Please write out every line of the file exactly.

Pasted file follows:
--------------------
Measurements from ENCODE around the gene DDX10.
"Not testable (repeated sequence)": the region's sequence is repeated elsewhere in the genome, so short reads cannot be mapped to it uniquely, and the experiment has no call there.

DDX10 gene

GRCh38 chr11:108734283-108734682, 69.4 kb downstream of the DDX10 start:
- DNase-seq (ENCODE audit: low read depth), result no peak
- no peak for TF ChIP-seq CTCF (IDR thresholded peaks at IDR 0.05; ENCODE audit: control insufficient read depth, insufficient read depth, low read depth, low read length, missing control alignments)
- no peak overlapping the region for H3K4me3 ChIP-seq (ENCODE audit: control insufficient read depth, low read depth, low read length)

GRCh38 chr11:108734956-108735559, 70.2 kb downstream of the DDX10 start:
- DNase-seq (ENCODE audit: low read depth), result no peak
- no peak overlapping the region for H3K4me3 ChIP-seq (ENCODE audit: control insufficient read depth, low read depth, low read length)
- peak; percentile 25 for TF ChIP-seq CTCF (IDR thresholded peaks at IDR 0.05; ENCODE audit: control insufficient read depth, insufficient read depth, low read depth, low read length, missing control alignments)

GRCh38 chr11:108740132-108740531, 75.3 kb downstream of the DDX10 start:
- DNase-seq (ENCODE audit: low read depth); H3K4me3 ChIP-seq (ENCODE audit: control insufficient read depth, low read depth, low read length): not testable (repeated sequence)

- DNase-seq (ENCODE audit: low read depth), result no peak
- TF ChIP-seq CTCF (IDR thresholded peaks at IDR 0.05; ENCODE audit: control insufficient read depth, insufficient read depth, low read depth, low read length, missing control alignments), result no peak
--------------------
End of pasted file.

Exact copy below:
Measurements from ENCODE around the gene DDX10.
"Not testable (repeated sequence)": the region's sequence is repeated elsewhere in the genome, so short reads cannot be mapped to it uniquely, and the experiment has no call there.

DDX10 gene

GRCh38 chr11:108734283-108734682, 69.4 kb downstream of the DDX10 start:
- DNase-seq (ENCODE audit: low read depth), result no peak
- no peak for TF ChIP-seq CTCF (IDR thresholded peaks at IDR 0.05; ENCODE audit: control insufficient read depth, insufficient read depth, low read depth, low read length, missing control alignments)
- no peak overlapping the region for H3K4me3 ChIP-seq (ENCODE audit: control insufficient read depth, low read depth, low read length)

GRCh38 chr11:108734956-108735559, 70.2 kb downstream of the DDX10 start:
- DNase-seq (ENCODE audit: low read depth), result no peak
- no peak overlapping the region for H3K4me3 ChIP-seq (ENCODE audit: control insufficient read depth, low read depth, low read length)
- peak; percentile 25 for TF ChIP-seq CTCF (IDR thresholded peaks at IDR 0.05; ENCODE audit: control insufficient read depth, insufficient read depth, low read depth, low read length, missing control alignments)

GRCh38 chr11:108740132-108740531, 75.3 kb downstream of the DDX10 start:
- DNase-seq (ENCODE audit: low read depth); H3K4me3 ChIP-seq (ENCODE audit: control insufficient read depth, low read depth, low read length): not testable (repeated sequence)

- DNase-seq (ENCODE audit: low read depth), result no peak
- TF ChIP-seq CTCF (IDR thresholded peaks at IDR 0.05; ENCODE audit: control insufficient read depth, insufficient read depth, low read depth, low read length, missing control alignments), result no peak